I started this season with no hope at all that Boring Ben would be even remotely interesting. The season premiere, with its annual parade of women who have career titles like “Chicken Enthusiast” gave me an inkling of hope that the casting would offset Boring Ben’s bland personality. I was wrong. Boring Ben is not only stupidly boring, he clearly has favorites and everything that doesn’t involve those 3 is an exercise in prolonging the inevitable.
After last week’s first “To Be Continued” of the season, we pick back up with Ben talking to Olivia about the things other girls say about her behind her back. Olivia says the other girls like painting their nails and she likes to “read books and talk smart things.” Ben doesn’t send her home because there’s literally not one other interesting person on this show and the producers are smart.
At the end of last season, I decided I wouldn’t write recaps of this season because I thought he wouldn’t be interesting enough to snark on. But it’s cold and dark in Seattle, my blog hasn’t been updated in 5 months, and I’ve decided to bring a little extra light into my winter evenings (also people repeatedly asked me if I was recapping, and I’m a little vain and so of course!).
We begin with a tour of Ben’s little town, which looks a lot like Chris, Hamster King of Iowa’s town if his town hadn’t been abandoned by all the other little Iowan hamsters. We learn that Ben was the wholesome all-American boy of every insane Bachelor lover’s dreams—the high school quarterback, homecoming king, with a heart of gold. We pause for an uber depressing chat at Ben’s family’s beautiful, lakeside home. Ben’s parents tell him that he’s not unlovable and that he’s a wonderful man. And man, I really don’t want to make fun of him! Either he’s a gifted actor or he’s genuinely a good dude and I can’t mock him because I’m not a monster.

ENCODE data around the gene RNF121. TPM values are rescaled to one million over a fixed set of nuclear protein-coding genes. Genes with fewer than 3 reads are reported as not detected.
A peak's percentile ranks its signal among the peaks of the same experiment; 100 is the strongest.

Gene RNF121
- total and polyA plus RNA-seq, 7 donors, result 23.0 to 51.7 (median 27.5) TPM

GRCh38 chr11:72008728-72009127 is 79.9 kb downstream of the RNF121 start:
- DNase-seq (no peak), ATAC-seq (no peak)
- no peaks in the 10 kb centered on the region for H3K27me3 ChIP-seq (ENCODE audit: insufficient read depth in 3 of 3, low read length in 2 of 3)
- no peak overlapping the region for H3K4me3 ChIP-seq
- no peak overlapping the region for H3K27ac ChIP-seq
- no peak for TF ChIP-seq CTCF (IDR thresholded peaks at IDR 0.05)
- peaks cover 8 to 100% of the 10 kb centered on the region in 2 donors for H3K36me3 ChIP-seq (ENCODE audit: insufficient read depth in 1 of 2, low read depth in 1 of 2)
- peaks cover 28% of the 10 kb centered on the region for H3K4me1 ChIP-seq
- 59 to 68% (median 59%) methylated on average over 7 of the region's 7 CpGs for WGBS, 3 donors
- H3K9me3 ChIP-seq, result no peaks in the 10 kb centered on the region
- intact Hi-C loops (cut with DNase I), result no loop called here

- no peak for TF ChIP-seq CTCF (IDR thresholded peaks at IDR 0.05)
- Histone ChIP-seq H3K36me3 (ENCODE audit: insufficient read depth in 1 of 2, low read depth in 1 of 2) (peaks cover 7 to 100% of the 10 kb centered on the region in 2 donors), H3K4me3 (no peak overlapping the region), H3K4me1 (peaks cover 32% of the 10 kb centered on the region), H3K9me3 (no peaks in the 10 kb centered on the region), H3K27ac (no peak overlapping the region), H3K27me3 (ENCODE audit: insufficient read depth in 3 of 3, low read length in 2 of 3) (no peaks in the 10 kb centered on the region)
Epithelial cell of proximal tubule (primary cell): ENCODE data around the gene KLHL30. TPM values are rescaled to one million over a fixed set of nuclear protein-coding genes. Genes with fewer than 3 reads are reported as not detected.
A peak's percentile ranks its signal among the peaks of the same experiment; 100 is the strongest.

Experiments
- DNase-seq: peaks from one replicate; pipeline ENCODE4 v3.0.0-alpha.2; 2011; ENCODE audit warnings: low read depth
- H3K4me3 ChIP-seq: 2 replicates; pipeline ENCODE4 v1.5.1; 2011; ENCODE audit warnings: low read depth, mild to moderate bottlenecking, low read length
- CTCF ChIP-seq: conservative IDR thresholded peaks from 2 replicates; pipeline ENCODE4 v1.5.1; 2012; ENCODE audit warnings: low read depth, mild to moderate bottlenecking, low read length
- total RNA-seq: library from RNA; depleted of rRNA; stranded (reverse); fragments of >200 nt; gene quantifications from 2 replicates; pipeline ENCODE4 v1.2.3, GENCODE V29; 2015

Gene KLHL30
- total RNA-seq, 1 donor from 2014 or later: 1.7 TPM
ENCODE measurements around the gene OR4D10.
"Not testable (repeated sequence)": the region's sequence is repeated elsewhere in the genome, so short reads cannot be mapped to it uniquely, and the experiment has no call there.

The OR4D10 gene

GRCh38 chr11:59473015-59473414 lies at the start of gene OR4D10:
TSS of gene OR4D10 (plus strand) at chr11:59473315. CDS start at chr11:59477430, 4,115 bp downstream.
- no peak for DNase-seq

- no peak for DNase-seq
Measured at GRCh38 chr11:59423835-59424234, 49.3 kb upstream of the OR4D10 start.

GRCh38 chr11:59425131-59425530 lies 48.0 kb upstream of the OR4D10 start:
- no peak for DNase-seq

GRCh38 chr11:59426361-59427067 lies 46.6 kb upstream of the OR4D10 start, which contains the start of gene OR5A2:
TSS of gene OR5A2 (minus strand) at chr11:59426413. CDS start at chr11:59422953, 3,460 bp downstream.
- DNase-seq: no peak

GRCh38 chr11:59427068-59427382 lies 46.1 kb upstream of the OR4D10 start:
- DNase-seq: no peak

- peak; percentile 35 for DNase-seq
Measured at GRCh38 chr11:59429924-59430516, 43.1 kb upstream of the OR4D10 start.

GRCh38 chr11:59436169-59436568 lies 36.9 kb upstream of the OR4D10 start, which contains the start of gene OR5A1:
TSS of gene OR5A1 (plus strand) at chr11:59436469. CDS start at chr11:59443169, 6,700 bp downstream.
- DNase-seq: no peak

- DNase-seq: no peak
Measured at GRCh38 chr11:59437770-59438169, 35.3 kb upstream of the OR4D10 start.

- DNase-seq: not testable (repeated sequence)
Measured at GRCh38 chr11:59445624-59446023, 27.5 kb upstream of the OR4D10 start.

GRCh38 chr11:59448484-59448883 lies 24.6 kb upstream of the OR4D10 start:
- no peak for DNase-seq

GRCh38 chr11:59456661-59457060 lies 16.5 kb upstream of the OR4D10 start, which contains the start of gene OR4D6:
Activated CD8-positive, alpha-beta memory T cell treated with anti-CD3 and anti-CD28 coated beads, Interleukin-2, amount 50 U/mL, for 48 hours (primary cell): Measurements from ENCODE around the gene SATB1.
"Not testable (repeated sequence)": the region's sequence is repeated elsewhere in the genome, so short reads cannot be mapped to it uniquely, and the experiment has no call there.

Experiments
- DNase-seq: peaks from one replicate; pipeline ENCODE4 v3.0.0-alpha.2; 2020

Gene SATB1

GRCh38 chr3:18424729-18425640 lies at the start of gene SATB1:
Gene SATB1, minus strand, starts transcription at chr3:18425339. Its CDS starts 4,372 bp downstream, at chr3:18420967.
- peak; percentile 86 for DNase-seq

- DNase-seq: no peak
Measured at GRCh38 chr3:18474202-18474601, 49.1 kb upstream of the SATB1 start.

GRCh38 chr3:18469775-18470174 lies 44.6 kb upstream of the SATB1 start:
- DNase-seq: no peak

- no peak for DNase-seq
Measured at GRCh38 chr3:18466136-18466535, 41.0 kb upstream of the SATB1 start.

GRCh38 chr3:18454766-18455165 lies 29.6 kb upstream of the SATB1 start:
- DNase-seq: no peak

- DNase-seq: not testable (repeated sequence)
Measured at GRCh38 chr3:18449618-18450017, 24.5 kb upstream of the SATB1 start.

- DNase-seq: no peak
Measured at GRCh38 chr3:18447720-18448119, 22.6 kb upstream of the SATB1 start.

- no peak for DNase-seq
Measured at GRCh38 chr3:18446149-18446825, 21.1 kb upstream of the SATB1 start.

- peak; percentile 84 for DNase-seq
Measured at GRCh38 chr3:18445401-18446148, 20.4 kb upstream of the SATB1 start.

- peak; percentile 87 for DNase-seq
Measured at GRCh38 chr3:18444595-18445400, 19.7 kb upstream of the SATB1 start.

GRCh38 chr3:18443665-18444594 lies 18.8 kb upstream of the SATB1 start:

I cannot believe this season is over. It feels like there have been four rose ceremonies, total, and I feel robbed of the experience of hometown dates. Will someone explain to me why they all met in Utah? Does Kaitlyn only get one exit visa a year? Anyways, on to the actual FINAL EPISODE. We meet Kaitlyn and her family in a beautiful, oceanside Luxury American Express Black Card Airbnb that would be an excellent second version of Valtrex Manor. Kaitlyn tells her family that she had sex with both Nick and WRG and I…is this a normal thing? I would rather have my teeth pulled “The Americans” style than tell either of my parents anything about my sex life. Like, isn’t the assumption that two consenting adults are doing the nasty? Why must you tell your parents? ICK.
Looking back on this season, I’m regretting the fact that I didn’t have some sort of drinking game prepared. I mean, it would’ve been based purely around the word “intimate” as a catch-all for everything that goes on below the neck between two consenting adults. I’d have renal failure by now for sure, but it would’ve been quite the ride. In any case, we pick up where we left off last week, with Walmart Ryan Gosling confronting Nick, the “dirt” that collects between your toes when you wear flip flops while walking through any downtown area in the middle of the summer. Nick brings up the “eskimo brothers” story again and I have some real questions about the producers of this show—Kaitlyn is forced to say “intimate” instead of “sex,” we cannot see tampons inserted on a dummy, but Nick is allowed to repeatedly say something I am absolutely terrified to look up on Urban Dictionary.
I stopped at Whole Foods on my way home from Happy Hour Monday night, and while I won’t say what exactly I purchased, the checker said “ooh, you’re having a little party.” I leaned in conspiratorially, glancing to my left to be sure that none of the gluten and reality TV eschewing Whole Foods shoppers could hear me say “I’m going home to watch The Bachelorette.”